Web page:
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The Facts about Chronic Airways Disease

Physical Therapy Information – The Benefits of Physiotherapy and The Facts about Chronic Airways Disease

Chronic Airways Disease is not a single disease but a collective term for a group of similar afflictions. This group of diseases is also known as chronic obstructive pulmonary disease (COPD). This condition can affect a person’s life a severe way, but physiotherapy is a good way to combat these ill effects.

Chronic bronchitis and emphysema are members of this notorious group of diseases. Other conditions that affect a person’s breathing pattern are also part of this group. Smoking is a contributing factor to the development of this condition in a person, but even non-smokers may be affected because of the presence of irritants in the air. Age is also a factor, as these diseases are most common among older people.

The evident symptoms of this disease include wheezing and frequent coughs, besides the prevalent shortness of breath. There is a generous discharge of sputum, which often has traces of blood. Lack of oxygen in the body causes a bluish tinge to appear on the person’s extremities, and the same lack may also lease cardiac issues.

Physiotherapy can help alleviate the complications arising from chronic airways disease. The way a person breathes, if corrected, can reduce the issues arising from this disease. A physiotherapist can train a person to breathe differently, enabling him to inhale enough oxygen required by the body but without being reduced to wheezing and coughing to meet the lung’s demands. This is nothing short of a boon for a chronic airways disease patient.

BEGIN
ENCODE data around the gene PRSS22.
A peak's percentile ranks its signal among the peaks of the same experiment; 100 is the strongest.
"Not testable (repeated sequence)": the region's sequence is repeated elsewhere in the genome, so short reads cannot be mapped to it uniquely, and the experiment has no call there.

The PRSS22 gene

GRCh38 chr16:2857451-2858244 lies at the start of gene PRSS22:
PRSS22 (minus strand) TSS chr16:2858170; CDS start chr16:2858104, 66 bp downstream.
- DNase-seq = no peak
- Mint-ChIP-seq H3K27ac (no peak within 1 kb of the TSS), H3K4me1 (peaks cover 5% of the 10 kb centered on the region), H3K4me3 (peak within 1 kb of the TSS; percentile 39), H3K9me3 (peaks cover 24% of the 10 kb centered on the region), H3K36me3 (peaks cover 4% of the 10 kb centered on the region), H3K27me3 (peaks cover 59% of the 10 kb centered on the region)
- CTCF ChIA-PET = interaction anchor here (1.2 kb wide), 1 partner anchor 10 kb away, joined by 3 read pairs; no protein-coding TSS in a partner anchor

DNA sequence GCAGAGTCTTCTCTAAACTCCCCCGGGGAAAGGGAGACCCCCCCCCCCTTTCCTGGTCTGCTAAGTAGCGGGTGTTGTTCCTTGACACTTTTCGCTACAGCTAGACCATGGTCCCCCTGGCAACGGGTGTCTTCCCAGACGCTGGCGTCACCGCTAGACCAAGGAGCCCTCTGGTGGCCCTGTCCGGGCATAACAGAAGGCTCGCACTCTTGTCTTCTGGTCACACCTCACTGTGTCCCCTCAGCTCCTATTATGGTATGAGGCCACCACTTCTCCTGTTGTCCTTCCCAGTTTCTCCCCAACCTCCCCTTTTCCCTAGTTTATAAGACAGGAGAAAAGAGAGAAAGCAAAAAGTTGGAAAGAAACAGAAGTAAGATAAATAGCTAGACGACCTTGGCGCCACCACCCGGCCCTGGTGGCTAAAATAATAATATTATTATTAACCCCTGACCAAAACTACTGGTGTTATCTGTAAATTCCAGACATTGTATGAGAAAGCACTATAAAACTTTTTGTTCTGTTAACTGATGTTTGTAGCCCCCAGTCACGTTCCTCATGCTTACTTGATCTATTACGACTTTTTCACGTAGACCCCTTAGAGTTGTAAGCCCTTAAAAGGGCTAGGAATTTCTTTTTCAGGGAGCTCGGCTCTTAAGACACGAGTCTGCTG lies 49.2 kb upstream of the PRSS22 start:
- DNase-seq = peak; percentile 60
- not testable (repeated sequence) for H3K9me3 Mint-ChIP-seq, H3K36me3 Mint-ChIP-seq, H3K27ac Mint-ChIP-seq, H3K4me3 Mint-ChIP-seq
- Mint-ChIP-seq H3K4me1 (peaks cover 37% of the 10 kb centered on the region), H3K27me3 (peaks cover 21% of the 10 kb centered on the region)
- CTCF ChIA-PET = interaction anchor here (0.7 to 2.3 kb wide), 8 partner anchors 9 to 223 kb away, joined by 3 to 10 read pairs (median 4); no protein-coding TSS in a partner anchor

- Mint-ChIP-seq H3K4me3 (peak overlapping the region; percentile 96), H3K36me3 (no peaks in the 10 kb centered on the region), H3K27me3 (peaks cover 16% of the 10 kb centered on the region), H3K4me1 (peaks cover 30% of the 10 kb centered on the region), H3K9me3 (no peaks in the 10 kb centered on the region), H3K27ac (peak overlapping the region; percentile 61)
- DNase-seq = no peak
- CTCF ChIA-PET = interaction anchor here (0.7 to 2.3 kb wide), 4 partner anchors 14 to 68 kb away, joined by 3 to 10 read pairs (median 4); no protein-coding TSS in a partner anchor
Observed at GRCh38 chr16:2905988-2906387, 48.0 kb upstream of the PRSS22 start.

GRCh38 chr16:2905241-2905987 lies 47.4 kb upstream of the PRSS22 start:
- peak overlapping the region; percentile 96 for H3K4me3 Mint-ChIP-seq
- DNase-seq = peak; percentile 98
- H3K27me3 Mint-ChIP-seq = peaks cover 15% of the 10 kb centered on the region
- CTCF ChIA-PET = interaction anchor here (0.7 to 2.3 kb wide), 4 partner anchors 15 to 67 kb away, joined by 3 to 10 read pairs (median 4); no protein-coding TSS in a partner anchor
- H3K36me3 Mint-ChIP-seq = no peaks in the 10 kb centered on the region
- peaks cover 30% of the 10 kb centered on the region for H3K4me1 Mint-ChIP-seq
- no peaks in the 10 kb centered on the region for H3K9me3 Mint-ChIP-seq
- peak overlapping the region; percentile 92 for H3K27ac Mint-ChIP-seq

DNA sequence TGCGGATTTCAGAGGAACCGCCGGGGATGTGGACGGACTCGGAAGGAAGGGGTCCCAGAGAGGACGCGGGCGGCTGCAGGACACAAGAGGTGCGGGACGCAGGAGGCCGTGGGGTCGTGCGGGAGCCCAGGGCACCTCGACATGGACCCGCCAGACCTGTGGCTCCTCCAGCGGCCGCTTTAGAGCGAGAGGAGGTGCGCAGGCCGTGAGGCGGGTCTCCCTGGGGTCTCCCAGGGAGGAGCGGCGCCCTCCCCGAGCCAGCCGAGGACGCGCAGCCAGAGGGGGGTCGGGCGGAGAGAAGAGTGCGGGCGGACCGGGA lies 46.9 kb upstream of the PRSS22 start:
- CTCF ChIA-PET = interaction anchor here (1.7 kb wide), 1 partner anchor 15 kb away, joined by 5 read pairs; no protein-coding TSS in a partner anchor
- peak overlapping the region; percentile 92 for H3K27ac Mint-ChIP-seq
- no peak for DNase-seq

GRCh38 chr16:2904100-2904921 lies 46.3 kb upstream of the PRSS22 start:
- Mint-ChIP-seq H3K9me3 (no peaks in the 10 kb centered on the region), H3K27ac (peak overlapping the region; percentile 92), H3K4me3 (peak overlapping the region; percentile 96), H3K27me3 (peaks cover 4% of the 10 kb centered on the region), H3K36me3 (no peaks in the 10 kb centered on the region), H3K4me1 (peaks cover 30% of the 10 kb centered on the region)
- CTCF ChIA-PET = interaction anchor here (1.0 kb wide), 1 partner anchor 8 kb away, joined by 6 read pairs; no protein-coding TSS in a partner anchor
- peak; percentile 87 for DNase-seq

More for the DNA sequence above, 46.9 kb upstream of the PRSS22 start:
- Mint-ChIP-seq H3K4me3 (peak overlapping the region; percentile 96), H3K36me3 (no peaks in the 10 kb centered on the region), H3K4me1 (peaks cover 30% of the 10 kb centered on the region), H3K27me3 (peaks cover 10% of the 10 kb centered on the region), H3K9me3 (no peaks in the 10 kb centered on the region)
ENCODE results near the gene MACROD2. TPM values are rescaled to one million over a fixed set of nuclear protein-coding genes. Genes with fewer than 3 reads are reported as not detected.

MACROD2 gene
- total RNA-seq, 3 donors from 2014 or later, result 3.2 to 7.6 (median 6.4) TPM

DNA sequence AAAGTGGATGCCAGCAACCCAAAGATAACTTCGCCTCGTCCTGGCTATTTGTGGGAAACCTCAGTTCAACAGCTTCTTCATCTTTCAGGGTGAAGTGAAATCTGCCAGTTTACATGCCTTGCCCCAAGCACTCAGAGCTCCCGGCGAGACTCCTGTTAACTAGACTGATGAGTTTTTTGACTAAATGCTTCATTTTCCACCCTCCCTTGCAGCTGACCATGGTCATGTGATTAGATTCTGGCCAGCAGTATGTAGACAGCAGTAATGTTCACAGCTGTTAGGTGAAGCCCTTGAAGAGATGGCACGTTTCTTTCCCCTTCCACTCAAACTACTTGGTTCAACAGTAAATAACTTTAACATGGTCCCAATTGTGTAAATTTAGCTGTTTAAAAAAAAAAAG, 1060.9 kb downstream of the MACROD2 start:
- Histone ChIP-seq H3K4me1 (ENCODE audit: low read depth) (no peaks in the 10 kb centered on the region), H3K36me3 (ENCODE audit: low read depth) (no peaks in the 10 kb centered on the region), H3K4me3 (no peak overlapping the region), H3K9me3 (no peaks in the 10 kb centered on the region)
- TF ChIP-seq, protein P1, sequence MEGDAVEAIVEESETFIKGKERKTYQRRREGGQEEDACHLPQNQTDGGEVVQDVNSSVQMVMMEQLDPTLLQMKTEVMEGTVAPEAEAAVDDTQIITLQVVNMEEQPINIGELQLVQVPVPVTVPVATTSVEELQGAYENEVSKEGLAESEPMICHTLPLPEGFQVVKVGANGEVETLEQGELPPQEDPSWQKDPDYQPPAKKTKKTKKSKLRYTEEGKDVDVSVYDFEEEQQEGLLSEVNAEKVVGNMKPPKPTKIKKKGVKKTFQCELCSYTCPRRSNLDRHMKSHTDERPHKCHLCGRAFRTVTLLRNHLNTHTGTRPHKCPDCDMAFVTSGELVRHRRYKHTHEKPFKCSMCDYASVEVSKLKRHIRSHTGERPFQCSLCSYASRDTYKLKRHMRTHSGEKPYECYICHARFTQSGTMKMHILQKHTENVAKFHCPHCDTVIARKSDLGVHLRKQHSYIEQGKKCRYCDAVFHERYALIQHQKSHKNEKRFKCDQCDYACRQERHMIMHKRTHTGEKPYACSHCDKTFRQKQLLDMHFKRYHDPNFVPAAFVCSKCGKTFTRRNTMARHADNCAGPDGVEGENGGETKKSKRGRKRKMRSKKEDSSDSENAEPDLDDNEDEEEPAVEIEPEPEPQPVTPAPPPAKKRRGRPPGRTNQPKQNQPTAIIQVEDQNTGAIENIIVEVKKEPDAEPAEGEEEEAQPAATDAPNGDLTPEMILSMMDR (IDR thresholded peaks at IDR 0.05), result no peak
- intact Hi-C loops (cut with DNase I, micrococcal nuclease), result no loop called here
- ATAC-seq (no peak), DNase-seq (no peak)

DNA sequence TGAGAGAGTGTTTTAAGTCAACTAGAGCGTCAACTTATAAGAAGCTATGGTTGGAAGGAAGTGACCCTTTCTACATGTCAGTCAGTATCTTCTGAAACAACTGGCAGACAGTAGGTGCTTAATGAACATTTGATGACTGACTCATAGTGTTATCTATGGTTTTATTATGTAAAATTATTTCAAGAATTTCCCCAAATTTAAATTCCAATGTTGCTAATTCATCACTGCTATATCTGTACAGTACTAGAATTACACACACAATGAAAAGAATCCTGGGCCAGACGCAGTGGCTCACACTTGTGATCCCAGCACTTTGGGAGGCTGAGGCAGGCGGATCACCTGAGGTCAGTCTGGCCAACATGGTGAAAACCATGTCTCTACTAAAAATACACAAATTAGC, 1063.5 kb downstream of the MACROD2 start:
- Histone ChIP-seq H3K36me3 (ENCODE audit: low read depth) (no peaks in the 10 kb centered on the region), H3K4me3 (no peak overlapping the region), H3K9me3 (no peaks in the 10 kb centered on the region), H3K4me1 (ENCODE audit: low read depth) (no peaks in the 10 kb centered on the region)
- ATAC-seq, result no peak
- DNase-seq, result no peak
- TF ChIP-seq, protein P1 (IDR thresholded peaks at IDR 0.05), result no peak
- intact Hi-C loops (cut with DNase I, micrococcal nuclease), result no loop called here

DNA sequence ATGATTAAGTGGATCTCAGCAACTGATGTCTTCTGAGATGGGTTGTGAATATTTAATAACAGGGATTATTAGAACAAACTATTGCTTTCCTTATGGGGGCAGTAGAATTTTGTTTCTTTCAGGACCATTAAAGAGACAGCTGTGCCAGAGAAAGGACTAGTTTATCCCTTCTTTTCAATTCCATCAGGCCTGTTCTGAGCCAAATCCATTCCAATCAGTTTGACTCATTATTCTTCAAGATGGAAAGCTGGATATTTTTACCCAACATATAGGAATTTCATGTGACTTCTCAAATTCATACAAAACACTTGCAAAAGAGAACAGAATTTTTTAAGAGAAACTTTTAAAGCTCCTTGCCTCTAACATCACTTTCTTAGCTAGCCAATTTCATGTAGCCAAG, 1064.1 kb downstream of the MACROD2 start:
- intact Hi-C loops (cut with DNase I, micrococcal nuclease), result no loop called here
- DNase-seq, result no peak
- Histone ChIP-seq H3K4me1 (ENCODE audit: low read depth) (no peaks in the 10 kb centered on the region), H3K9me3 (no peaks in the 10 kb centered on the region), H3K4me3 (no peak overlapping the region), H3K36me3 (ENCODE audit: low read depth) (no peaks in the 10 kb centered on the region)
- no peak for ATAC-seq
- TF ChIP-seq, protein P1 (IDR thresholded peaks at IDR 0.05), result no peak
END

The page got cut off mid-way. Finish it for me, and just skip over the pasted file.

A method known as clapping and postural drainage is also beneficial to a patient suffering from chronic airways disease. Physiotherapists ensure postural drainage in this simple method by ensuring that the damaged lung is positioned above the trachea by this simple method.

It is possible to carry out this procedure at home. The person must lie supine on a bed. He must bend his upper body such that the top part of the body is over the bed. A physiotherapist can teach a patient this method so that drainage of the affected lung takes places without any problems. It does not take very long to learn this method and soon a patient is able to do it without assistance.

The second part of the procedure, known as clapping is also known as chest percussion. The patient’s back is clapped with a cupped to induce secretions within the chest to loosen. This however cannot be carried out without assistance and the physiotherapist teaches it to a person taking care of the patient.

Weakened legs can also arise from chronic airways disease. Continues shortness of breath prompts patients suffering from the disease to refrain from walking or other physical exercise that is necessary to keep the legs fit. Physiotherapy can address this issue by making the patient walk the treadmill or cycle on a stationary bike. This treatment though, is possible only if the patient is able to do the exercises at all.

As with legs, exercising the arms of a patient is equally necessary. Everyday activities involve the use of arms more than any other part of the body. Physical therapy can strengthen the patient’s arms and also induce easier breathing.

A therapist well versed in the knowledge of the disease must carry out physiotherapy treatment of patients suffering from chronic airways diseases. As newer treatments are discovered and perfected, older methods must be left behind in favor of the newer ones. The treatment itself benefits the patient, and physiotherapy staff who can carry out the treatments correctly can significantly improve the condition of a chronic airways disease patient.

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